The court began correctly by noting that at best this is at private and not a public nuisance.  However, the Indiana Court of Appeals employed non Restatement, and very outmoded language of nuisance per se and nuisance per accidens,-- in other words, behavior that even if conducted lawfully is by nature a nuisance (per se) and  behavior which although lawful may due to “circumstances surrounding the use” become nuisance per accidens.  Because none of the behavior was illegal, the question is one of nuisance per accidens. This use of older Latin nuisance terminology is not consistent with the Restatement of Torts and is outmoded.

 Under the Restatement (Second) of Torts § 822, a non trespassory invasion of property (such as sound, smoke, vibration, etc.) will be a nuisance if the behaviour is intentional and unreasonable or unintentional and negligent, reckless or abnormally dangerous. 

An invasion is intentional under §825 of the Restatement if the “actor” [read, the defendant] “(a) acts for the purpose of causing it, or (b) knows that it is resulting or is substantially certain to result from his conduct.”

In this case, Mills clearly alleged intentional behaviour of the kind described in both sections of §825.  Standing on a roof and yelling at a neighbour is as an act “for the purpose of causing it” and smoking Pot, which causes the smoke to drift to the Mills’s property is an act “that is substantially certain to result from his conduct.”  What is left is a determination of unreasonableness.  Was Kimbley unreasonable in his use? §826 of the Restatement provides two alternative tests for determining whether a defendant acted unreasonably in his intentional use of property that causes a non physical invasion.  An act is unreasonable if “(a) the gravity of the harms outweighs the utility of the actor’s conduct, or (b) the harm caused by the conduct is serious and the financial burden of compensating for this and similar harm to others would not make the continuation of the conduct not feasible.” The first test essentially balances the value of Kimbley’s behaviour against the harm suf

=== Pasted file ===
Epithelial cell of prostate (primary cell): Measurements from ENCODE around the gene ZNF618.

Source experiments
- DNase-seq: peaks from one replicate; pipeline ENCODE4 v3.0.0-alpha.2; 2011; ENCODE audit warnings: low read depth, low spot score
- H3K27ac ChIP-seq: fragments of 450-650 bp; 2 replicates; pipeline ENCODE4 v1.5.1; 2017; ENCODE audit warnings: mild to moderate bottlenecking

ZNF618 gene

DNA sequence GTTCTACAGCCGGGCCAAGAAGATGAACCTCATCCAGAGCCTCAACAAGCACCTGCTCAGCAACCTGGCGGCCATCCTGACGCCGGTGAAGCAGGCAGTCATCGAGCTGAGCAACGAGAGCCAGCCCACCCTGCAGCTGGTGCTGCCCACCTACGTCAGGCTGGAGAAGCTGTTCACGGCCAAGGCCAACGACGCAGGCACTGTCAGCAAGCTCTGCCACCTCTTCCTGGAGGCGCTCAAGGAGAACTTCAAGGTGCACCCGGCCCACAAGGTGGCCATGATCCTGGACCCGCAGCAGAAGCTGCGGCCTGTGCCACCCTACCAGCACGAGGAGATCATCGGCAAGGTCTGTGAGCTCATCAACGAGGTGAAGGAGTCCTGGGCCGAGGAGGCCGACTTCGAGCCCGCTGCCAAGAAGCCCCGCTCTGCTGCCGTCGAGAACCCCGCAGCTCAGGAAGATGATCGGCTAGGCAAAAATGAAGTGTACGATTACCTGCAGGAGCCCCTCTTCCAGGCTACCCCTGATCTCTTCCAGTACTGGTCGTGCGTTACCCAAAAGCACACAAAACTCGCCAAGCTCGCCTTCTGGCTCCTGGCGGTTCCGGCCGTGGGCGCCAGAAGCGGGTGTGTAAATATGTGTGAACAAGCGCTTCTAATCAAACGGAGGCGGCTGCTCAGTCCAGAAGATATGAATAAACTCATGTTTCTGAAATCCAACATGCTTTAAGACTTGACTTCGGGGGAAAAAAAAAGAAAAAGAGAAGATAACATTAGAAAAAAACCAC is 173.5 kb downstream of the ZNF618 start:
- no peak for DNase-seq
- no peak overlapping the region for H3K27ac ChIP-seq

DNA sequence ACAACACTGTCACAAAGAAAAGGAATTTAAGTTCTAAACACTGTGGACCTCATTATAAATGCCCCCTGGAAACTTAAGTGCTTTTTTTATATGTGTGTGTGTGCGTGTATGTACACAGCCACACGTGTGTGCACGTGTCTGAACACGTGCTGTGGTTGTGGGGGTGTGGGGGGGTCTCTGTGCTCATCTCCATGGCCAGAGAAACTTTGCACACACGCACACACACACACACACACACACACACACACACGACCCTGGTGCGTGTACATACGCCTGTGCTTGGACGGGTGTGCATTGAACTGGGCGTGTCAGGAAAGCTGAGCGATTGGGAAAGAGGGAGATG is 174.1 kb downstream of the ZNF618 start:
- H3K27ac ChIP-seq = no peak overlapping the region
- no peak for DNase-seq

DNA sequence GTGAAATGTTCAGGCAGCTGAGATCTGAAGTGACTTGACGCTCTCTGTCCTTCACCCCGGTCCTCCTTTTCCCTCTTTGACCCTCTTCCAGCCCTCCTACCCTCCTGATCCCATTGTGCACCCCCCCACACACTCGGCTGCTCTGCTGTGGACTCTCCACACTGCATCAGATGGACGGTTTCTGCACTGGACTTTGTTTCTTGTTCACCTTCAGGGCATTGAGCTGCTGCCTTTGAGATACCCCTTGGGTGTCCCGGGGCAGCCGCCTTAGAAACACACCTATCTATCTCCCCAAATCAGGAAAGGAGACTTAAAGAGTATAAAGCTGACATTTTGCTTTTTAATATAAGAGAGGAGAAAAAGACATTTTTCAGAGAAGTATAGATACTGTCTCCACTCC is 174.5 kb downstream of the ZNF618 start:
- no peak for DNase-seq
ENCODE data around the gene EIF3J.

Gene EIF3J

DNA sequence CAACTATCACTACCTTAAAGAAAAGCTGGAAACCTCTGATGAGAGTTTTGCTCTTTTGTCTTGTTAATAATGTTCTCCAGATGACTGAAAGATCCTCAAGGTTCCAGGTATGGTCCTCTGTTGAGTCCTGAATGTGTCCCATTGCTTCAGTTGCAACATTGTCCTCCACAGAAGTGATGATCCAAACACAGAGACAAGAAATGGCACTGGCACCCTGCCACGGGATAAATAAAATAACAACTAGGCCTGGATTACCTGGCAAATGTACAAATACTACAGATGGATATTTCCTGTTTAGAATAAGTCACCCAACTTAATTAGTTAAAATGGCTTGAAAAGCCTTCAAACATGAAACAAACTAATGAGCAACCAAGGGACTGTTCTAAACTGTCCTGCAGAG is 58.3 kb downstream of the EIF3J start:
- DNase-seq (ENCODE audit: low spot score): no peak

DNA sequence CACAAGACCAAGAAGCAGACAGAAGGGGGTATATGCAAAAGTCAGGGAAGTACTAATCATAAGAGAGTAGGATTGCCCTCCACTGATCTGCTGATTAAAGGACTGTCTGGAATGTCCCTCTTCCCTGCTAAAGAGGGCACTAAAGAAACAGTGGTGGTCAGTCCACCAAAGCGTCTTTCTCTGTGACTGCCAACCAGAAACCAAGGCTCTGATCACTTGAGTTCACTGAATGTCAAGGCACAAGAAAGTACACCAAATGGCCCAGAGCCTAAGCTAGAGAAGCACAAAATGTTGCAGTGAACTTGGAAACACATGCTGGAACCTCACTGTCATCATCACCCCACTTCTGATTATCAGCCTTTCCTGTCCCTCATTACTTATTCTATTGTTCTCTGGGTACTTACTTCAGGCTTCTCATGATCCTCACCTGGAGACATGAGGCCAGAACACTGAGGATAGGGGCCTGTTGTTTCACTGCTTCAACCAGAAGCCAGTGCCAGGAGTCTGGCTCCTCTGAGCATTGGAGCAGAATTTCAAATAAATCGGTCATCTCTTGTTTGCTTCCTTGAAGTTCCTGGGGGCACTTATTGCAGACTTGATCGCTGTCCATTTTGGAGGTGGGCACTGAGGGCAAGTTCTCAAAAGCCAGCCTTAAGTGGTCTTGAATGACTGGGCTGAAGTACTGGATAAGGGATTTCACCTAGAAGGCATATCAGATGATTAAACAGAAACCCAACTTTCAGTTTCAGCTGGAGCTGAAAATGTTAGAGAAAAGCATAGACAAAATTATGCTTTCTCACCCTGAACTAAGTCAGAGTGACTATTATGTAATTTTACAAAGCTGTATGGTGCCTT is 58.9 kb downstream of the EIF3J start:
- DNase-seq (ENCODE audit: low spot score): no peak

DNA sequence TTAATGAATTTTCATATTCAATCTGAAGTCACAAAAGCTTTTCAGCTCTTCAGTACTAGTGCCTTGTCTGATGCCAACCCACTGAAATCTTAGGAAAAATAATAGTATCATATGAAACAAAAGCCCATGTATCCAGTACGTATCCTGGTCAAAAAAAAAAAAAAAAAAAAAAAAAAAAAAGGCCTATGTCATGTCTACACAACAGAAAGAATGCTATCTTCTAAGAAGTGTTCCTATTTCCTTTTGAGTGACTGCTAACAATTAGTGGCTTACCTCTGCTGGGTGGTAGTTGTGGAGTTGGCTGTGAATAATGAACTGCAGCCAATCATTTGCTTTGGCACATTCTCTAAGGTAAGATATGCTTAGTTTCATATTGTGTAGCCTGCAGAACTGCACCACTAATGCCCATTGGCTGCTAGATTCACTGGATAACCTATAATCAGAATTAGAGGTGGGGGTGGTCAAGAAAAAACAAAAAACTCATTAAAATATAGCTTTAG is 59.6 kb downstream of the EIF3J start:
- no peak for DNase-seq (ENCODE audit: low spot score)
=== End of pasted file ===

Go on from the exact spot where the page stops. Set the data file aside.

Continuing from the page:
fered by Mills as a result of the behaviour.  The Restatement includes several sections that flesh out the balancing.  There is insufficient factual material in the opinion (largely a result of Mills to provide such data) of what any balancing might reveal. 

However, the Indiana court does not employ the Restatement tests, and instead uses the older common law test often simply called the “threshold test.”  As determined by the trier of fact, Kimbley’s behaviour would be unreasonable if “the thing complained of produces such a condition as in the judgment of reasonable persons is naturally productive of actual physical discomfort to persons of ordinary sensibility, tastes, and habits.”  The second Restatement test for what constitutes unreasonable behaviour is essentially the threshold test, but with a caveat.  The behaviour is unreasonable only if the behaviour is “serious” and the defendant could afford to pay money damages to the plaintiff and continue the behaviour.  This is hardly the remedy that Mills’s wants: a grant  to Kimbley of a right to continue his nasty behaviour.

Having set out the test for nuisance in the state, the court proceeded to explain that Mills failed to designate evidence that would show loud music, tossed snowballs, heaps of trash, and so on.  Basically, (it appears to the Reporter) the court deemed the Journal alone was not a record on which the claim can be made.  This leaves the reader wondering if, had evidence been sufficiently “designated” – perhaps witness testimony, devaluations of Mills’s property – whether there would have been a nuisance under Indiana law.  See Reporter’s comments below.

Mills does win a right to trial on his trespass claims.  The court reverses the summary judgment granted Kimbley that tossed out trespass for failing to state facts underlying the claim. The court noted that it was not necessary for Mills to show that any intrusion into the property (sprinkler lines) was intentional under Indiana law, and therefore Mills gets his day in court.  The court punted on the issue of whether marijuana smoke can constitute a trespass altogether, noting it is a novel issue.